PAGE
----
Created By: North Dakota State University
Bonanza farms had large crews of workers who helped with all aspects of farming, from planting to threshing, but women had an impact on bonanza farms as well. They were most often responsible for feeding the crews of 20, 30, or even 50 men. During threshing, crews sometimes moved from farm to farm working and cook cars like this one, and the women who did the cooking, would follow, making sure the men were fed.
The menu was kept simple, but it was cooked in large quantities. Typical menus included: Homemade bread, roast pork (up to 15 lbs for one crew!) or fried potatoes, stewed tomatoes, slaw, stewed turnips, peas, corn and gravey, and bushels of beans. For breakfast there was baon, eggs, hash browns, and coffee. Dinner was served at 11:00 am, with lunch at 3:00 pm. Supper was usually cold meats, potatoes, salads, and cake for dessert.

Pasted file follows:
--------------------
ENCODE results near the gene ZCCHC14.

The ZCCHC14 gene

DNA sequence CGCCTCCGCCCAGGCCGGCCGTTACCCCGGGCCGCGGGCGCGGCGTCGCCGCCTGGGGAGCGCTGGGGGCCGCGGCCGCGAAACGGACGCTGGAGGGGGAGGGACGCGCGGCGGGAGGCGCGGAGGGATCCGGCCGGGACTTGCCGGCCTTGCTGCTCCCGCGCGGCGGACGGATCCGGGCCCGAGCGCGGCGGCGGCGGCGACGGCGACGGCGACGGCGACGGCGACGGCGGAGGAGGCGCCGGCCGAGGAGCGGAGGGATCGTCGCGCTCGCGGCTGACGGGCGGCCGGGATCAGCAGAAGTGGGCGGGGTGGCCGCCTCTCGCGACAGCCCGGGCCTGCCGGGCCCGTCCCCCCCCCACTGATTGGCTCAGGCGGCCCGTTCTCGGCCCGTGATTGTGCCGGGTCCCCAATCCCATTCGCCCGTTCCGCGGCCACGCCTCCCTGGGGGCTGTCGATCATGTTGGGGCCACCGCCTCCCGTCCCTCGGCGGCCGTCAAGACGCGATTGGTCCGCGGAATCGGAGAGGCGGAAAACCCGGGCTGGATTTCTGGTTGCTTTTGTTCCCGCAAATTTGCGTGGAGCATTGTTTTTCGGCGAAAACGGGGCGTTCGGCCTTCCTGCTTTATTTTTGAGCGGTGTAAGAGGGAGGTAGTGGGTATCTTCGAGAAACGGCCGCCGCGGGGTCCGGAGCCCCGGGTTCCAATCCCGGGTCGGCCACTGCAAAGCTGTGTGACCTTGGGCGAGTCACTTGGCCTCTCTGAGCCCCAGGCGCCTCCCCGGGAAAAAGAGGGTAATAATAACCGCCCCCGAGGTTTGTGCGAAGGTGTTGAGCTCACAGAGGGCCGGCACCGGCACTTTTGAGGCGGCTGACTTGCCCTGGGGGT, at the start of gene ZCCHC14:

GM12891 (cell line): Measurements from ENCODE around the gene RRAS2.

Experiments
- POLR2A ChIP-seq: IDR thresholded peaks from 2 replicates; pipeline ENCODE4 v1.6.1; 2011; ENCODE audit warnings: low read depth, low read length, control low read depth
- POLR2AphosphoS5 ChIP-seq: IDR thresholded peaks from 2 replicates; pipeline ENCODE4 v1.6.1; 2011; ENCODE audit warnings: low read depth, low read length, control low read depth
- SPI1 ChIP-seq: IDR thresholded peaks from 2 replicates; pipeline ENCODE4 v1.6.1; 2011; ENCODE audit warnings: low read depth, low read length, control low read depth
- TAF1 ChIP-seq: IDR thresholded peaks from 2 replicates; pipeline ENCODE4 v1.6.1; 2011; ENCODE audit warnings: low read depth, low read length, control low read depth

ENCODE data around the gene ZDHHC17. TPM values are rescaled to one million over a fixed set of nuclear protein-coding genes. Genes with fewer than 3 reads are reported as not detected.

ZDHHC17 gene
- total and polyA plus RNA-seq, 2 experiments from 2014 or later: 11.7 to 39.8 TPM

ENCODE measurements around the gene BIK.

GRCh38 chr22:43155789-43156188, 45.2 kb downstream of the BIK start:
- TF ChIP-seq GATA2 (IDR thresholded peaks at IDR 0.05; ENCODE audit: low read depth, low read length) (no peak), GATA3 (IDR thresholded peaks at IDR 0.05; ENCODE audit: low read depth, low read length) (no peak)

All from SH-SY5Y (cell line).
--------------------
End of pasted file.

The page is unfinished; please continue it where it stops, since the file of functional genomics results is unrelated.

This cook car was built in 1904 adn was used near Finley, North Dakota. It was donated by the Bakken family.
This point of interest is part of the tour: Bonanzaville Full Village Tour